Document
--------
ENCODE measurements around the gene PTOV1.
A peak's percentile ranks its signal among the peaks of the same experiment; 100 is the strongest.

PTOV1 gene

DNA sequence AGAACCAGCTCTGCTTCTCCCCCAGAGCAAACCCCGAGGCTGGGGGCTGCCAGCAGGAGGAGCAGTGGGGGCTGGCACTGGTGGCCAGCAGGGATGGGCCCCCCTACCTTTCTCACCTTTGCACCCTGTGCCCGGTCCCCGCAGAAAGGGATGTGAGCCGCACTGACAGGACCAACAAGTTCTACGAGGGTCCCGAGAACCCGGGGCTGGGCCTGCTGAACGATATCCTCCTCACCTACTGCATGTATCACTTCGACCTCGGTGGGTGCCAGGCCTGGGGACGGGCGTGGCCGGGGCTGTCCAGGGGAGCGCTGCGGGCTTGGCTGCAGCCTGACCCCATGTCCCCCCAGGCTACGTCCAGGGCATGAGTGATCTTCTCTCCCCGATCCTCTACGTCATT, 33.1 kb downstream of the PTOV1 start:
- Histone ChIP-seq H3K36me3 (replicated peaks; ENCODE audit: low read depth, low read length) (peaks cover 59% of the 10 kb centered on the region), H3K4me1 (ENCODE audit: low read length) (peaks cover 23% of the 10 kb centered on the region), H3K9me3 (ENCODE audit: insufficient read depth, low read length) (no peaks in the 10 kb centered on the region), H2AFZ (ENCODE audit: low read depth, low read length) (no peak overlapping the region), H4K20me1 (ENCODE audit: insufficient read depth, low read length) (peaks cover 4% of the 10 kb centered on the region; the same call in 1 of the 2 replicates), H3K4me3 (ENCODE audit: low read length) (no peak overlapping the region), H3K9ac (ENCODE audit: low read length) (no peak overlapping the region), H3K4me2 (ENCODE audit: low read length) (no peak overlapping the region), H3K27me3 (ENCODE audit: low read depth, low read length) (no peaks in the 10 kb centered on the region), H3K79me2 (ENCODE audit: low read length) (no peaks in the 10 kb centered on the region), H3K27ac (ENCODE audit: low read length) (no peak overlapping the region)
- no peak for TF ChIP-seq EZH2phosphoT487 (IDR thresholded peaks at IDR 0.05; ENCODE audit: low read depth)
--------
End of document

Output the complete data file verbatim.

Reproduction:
ENCODE measurements around the gene PTOV1.
A peak's percentile ranks its signal among the peaks of the same experiment; 100 is the strongest.

PTOV1 gene

DNA sequence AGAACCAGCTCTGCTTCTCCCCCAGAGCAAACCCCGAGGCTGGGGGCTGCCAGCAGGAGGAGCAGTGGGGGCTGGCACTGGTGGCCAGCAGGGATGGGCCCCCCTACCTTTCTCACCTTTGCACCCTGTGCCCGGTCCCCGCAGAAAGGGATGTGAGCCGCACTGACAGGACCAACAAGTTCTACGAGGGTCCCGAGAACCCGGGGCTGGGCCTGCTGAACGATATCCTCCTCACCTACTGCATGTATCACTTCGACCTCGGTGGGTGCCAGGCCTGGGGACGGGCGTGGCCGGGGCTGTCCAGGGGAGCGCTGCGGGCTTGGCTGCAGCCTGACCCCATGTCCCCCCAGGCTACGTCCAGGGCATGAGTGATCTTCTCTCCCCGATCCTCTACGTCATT, 33.1 kb downstream of the PTOV1 start:
- Histone ChIP-seq H3K36me3 (replicated peaks; ENCODE audit: low read depth, low read length) (peaks cover 59% of the 10 kb centered on the region), H3K4me1 (ENCODE audit: low read length) (peaks cover 23% of the 10 kb centered on the region), H3K9me3 (ENCODE audit: insufficient read depth, low read length) (no peaks in the 10 kb centered on the region), H2AFZ (ENCODE audit: low read depth, low read length) (no peak overlapping the region), H4K20me1 (ENCODE audit: insufficient read depth, low read length) (peaks cover 4% of the 10 kb centered on the region; the same call in 1 of the 2 replicates), H3K4me3 (ENCODE audit: low read length) (no peak overlapping the region), H3K9ac (ENCODE audit: low read length) (no peak overlapping the region), H3K4me2 (ENCODE audit: low read length) (no peak overlapping the region), H3K27me3 (ENCODE audit: low read depth, low read length) (no peaks in the 10 kb centered on the region), H3K79me2 (ENCODE audit: low read length) (no peaks in the 10 kb centered on the region), H3K27ac (ENCODE audit: low read length) (no peak overlapping the region)
- no peak for TF ChIP-seq EZH2phosphoT487 (IDR thresholded peaks at IDR 0.05; ENCODE audit: low read depth)